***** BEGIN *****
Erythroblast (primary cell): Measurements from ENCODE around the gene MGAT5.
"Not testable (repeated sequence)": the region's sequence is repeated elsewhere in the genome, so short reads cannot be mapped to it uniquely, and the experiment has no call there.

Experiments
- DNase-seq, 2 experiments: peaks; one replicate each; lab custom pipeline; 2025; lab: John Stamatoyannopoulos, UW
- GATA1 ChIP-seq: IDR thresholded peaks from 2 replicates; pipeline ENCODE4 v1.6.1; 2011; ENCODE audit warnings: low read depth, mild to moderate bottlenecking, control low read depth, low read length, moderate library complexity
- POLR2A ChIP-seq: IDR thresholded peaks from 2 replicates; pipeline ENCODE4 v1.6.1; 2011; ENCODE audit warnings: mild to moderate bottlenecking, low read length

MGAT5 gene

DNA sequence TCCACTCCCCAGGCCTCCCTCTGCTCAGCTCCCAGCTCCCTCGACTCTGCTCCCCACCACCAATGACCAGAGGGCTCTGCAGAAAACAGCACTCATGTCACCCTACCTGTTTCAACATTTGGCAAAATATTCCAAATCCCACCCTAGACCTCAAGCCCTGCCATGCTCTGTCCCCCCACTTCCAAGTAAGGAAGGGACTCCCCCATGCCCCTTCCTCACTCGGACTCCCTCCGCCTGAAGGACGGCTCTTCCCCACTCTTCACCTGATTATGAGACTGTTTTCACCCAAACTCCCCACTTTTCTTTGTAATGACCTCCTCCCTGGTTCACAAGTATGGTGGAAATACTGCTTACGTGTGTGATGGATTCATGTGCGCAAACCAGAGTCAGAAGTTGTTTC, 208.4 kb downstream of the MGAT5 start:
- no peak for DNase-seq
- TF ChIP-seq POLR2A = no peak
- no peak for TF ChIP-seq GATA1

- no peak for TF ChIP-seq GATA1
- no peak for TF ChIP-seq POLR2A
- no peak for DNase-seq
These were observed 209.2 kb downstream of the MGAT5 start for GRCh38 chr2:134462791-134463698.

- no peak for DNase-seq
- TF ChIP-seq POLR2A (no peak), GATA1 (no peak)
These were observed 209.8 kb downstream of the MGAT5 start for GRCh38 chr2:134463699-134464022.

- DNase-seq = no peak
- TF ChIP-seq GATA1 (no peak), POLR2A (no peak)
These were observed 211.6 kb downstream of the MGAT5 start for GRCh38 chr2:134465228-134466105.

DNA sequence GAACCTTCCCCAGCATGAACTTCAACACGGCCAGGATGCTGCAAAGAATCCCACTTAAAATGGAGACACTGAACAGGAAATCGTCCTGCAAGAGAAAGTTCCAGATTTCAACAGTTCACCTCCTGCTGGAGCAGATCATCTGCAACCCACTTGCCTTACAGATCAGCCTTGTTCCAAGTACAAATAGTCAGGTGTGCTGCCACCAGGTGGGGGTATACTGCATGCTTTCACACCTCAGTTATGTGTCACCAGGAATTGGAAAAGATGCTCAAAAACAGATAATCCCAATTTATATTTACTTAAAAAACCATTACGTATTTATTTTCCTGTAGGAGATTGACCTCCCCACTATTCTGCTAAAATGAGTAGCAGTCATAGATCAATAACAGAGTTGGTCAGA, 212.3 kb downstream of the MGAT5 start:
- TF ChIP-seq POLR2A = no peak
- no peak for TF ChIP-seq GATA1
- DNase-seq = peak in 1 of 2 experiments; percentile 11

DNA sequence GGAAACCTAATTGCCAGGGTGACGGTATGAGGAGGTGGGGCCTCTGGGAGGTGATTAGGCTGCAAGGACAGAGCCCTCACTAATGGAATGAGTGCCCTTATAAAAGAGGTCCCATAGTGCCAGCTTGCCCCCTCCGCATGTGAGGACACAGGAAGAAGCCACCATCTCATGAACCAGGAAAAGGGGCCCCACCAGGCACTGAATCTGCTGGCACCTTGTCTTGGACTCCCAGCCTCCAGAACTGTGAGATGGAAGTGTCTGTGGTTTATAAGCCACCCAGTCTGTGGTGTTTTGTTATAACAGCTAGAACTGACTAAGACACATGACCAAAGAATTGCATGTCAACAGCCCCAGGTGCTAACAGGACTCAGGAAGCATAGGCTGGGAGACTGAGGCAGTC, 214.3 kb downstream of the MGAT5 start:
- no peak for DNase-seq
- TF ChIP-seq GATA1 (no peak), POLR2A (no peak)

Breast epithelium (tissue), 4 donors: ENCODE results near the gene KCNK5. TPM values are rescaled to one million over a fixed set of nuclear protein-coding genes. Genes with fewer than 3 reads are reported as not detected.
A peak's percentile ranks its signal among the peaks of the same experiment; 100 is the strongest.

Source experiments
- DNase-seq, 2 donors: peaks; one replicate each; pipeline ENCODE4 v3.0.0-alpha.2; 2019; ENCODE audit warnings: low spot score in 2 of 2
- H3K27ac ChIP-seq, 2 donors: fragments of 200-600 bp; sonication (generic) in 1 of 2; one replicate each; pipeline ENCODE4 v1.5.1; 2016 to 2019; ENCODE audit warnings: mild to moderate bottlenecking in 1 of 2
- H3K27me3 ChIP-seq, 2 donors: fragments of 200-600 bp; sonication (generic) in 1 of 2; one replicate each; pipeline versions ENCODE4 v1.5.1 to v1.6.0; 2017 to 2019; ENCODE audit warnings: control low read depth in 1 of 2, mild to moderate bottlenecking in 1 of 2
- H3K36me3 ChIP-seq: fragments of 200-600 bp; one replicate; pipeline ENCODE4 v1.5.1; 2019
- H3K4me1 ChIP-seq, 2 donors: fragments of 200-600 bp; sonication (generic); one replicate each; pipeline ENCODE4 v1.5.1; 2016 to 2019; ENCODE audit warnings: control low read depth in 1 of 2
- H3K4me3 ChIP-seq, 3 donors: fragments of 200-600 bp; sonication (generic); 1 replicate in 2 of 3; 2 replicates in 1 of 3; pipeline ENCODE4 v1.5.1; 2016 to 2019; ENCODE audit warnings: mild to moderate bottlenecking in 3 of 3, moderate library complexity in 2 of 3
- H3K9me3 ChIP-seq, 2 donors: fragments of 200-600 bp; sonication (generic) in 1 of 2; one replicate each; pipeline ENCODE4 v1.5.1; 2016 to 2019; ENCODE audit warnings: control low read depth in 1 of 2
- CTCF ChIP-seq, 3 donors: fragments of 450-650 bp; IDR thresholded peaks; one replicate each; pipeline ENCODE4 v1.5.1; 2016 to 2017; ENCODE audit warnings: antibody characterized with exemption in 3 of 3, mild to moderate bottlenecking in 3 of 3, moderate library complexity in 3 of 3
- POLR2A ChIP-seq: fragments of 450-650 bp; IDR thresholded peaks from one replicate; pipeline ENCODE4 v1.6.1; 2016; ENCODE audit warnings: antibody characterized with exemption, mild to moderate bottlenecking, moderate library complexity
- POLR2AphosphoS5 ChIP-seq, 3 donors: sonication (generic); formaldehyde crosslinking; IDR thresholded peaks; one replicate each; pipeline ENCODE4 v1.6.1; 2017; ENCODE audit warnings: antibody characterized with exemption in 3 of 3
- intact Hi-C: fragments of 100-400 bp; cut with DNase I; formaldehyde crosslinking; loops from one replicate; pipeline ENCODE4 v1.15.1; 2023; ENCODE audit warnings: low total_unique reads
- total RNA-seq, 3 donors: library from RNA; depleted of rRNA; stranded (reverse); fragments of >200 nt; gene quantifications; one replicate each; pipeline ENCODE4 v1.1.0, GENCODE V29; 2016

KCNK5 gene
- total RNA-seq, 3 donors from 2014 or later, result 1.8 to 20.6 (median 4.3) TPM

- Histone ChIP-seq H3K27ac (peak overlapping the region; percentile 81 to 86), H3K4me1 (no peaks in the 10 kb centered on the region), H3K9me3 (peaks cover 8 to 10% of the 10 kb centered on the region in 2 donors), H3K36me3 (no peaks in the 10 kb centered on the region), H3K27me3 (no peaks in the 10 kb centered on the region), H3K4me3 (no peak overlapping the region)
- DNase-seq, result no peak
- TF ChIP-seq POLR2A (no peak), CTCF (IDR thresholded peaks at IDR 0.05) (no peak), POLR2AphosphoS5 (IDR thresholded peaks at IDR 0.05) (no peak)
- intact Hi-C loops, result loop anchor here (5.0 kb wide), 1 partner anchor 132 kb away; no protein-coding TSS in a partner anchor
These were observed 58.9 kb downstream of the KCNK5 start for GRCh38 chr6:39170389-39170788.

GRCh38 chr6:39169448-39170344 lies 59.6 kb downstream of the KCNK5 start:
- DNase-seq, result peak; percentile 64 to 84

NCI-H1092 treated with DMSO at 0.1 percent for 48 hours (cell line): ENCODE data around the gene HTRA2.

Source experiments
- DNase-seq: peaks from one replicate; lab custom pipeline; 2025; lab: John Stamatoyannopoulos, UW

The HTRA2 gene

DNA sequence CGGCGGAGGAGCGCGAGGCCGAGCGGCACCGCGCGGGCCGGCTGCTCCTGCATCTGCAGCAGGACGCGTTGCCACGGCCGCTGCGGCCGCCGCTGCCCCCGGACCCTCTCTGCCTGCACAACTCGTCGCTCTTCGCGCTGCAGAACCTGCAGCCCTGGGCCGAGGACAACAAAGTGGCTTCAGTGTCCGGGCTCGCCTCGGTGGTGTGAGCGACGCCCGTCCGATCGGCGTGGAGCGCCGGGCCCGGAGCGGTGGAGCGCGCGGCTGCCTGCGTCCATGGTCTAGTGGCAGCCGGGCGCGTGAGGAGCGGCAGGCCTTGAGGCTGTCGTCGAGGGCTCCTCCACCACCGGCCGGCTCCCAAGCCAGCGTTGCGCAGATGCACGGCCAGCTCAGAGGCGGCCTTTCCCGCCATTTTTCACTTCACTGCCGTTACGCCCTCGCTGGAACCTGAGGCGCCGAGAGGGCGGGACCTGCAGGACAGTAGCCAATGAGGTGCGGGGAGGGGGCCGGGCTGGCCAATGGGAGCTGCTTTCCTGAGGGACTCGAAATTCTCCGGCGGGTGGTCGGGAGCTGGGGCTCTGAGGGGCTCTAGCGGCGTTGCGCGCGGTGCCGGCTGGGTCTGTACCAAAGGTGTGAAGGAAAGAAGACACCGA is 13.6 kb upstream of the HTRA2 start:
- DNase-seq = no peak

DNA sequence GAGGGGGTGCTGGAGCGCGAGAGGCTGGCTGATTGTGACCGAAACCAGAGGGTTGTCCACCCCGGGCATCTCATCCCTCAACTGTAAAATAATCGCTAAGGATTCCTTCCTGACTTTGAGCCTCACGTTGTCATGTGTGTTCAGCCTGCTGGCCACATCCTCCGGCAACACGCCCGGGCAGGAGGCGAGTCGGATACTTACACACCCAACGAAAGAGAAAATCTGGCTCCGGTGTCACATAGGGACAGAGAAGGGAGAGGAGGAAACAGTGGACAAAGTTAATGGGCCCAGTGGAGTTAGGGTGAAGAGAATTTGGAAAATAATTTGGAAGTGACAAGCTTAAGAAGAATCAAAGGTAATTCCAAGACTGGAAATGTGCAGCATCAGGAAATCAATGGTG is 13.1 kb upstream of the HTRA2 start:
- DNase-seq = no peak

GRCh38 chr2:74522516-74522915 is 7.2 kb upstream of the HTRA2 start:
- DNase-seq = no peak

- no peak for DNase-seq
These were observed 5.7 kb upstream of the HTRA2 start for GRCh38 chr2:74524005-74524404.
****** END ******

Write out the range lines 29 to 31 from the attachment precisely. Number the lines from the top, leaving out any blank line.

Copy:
Breast epithelium (tissue), 4 donors: ENCODE results near the gene KCNK5. TPM values are rescaled to one million over a fixed set of nuclear protein-coding genes. Genes with fewer than 3 reads are reported as not detected.
A peak's percentile ranks its signal among the peaks of the same experiment; 100 is the strongest.

Source experiments